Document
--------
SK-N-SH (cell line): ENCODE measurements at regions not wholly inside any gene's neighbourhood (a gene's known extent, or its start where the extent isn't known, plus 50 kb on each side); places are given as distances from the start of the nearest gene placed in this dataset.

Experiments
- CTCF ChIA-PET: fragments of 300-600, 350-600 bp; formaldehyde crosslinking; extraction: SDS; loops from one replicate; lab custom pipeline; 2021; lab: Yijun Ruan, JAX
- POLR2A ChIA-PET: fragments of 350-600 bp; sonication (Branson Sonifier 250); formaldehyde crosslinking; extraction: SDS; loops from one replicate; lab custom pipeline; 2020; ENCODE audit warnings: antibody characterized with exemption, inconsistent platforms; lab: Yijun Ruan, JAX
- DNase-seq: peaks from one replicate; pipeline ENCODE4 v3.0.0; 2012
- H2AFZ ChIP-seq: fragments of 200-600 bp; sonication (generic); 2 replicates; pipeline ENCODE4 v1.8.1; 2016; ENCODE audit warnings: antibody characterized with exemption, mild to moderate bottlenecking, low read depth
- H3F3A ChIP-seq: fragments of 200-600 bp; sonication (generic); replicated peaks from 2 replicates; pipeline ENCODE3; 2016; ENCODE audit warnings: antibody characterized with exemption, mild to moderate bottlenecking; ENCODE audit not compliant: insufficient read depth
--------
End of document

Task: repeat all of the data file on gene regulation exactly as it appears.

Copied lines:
SK-N-SH (cell line): ENCODE measurements at regions not wholly inside any gene's neighbourhood (a gene's known extent, or its start where the extent isn't known, plus 50 kb on each side); places are given as distances from the start of the nearest gene placed in this dataset.

Experiments
- CTCF ChIA-PET: fragments of 300-600, 350-600 bp; formaldehyde crosslinking; extraction: SDS; loops from one replicate; lab custom pipeline; 2021; lab: Yijun Ruan, JAX
- POLR2A ChIA-PET: fragments of 350-600 bp; sonication (Branson Sonifier 250); formaldehyde crosslinking; extraction: SDS; loops from one replicate; lab custom pipeline; 2020; ENCODE audit warnings: antibody characterized with exemption, inconsistent platforms; lab: Yijun Ruan, JAX
- DNase-seq: peaks from one replicate; pipeline ENCODE4 v3.0.0; 2012
- H2AFZ ChIP-seq: fragments of 200-600 bp; sonication (generic); 2 replicates; pipeline ENCODE4 v1.8.1; 2016; ENCODE audit warnings: antibody characterized with exemption, mild to moderate bottlenecking, low read depth
- H3F3A ChIP-seq: fragments of 200-600 bp; sonication (generic); replicated peaks from 2 replicates; pipeline ENCODE3; 2016; ENCODE audit warnings: antibody characterized with exemption, mild to moderate bottlenecking; ENCODE audit not compliant: insufficient read depth